The Abuse-Free Sport Helpline is a national toll-free helpline offering assistance to victims and witnesses of harassment, abuse, and discrimination in a sport environment.

This anonymous, confidential, independent service allows people to share and validate their concerns, obtain guidance on required next steps, and get referrals to other resources for follow-up.

Access the helpline toll-free from 8 a.m. to 8 p.m. (E.T.), seven days a week by telephone, text, live chat, or email in both official languages.

Abuse-Free Sport is responsible for investigating reported violations of the Universal Code of Conduct to Prevent and Address Maltreatment in Sport (UCCMS) and for imposing sanctions against individuals who violate the Code. It’s an independent program that is part of the growing national movement to rid Canadian sport of all forms of harassment, discrimination, and abuse. Abuse-Free Sport aims to prevent maltreatment at all levels of sport across Canada through education, training, and research.

If left unchecked, maltreatment will threaten the health and safety of participants and undermine Canadians’ trust and confidence in sport. Canadians should have a reasonable expectation that sport lives up to the general principles and commitment of the UCCMS, resulting in sport that is accessible, inclusive, respects participants’ goals and is free from all forms of maltreatment.

What is the UCCMS?

  • Provides the foundation for the development of a coordinated implementation strategy to prevent and address maltreatment.
  • Applies to all levels of the sport system, and for all participants, such as athletes, coaches, officials, administrators, and practitioners.
  • Is the result of an extensive consultation process that sought insight and expertise from within the sport system and from external subject matter experts.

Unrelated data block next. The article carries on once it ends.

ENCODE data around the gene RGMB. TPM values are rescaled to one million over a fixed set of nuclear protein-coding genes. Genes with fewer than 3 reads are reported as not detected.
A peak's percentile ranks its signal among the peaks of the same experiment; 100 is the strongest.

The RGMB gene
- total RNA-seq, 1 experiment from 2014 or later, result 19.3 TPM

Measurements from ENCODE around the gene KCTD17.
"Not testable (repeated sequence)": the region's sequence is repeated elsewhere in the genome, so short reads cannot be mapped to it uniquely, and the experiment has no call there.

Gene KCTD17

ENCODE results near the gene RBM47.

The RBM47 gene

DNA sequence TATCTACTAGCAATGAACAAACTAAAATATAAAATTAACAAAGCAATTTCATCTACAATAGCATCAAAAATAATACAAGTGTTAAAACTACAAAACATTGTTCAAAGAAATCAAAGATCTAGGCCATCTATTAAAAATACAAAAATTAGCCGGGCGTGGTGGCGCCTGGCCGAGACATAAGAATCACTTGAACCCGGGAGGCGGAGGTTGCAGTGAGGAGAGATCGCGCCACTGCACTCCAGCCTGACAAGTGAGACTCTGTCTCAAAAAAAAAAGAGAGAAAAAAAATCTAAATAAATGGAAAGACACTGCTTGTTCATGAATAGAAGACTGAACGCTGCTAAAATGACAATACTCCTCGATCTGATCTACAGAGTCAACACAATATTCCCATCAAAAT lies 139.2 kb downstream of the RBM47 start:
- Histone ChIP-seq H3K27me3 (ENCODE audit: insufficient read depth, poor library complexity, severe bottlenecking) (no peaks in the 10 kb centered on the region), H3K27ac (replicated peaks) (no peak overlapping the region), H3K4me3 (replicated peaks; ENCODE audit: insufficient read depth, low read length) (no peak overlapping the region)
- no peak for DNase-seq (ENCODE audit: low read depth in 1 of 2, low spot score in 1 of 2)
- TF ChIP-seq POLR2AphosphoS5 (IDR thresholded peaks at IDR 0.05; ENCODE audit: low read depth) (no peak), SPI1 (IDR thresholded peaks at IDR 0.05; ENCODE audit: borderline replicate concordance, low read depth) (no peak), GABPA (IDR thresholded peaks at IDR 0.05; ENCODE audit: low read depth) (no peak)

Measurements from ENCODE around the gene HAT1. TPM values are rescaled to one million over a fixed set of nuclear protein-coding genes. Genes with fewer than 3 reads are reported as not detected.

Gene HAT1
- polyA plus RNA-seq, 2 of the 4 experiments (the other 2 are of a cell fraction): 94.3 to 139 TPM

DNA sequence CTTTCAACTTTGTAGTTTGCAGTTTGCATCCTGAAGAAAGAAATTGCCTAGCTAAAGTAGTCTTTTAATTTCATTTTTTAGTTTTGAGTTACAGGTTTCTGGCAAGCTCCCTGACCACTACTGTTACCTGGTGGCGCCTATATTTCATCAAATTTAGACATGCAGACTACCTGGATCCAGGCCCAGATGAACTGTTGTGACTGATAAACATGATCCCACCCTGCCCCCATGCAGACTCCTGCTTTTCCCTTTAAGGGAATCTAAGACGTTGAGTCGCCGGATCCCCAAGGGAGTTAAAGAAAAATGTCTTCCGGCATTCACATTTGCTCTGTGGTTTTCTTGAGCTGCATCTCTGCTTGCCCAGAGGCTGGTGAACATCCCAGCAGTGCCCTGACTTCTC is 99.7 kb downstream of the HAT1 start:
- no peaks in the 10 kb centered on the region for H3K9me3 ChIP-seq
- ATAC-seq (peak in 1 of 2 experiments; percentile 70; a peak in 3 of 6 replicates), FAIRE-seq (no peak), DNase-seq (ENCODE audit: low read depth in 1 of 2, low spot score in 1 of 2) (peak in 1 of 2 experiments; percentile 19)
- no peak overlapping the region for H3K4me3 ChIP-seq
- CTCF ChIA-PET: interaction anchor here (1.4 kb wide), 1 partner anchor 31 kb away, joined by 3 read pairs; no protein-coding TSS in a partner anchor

• Defines the sexual, physical and psychological forms of maltreatment that are prohibited in sport.
  • Outlines appropriate sanctions for individuals who violate the UCCMS or engage in maltreatment.

Who is responsible for Abuse-Free Sport?

The Office of the Sport Integrity Commissioner (OSIC) continues to serve as the central hub until March 30, 2025. It is responsible for complaint intake and manages admissible complaints through to the completion of an independent investigation, where warranted.

The OSIC is housed within the Sport Dispute Resolution Centre of Canada (SDRCC) and is funded by the Government of Canada.

As of April 1, 2025, the UCCMS and the prevention of maltreatment in sport will be managed by the CCES.  

Who is subject to complaints?

Complaints that allege violations of the UCCMS can be lodged against designated participants in sport organizations that sign on to the Abuse-Free Sport program. The Government of Canada requires that all federally funded sport organizations adopt the UCCMS and join Abuse-Free Sport.

The CCES joined the program in March 2023. The CCES and its stakeholders (board members, employees, casual staff, volunteers, and contractors) have access to the services of the OSIC.

The CCES also uses the current Independent Third Party (ITP) services of Hugh Fraser for complaints not covered by the UCCMS. Anonymous complaints can be submitted to the ITP by email to [email protected].

What else can I do?

The CCES believes that sport organizations at all levels can foster safer, more inclusive and positive environments by using the True Sport Principles as an upstream approach to the prevention of maltreatment and the promotion of safe sport, because the absence of maltreatment is not good enough. Collectively, we must strive for sport that delivers positive benefits to individuals and communities.

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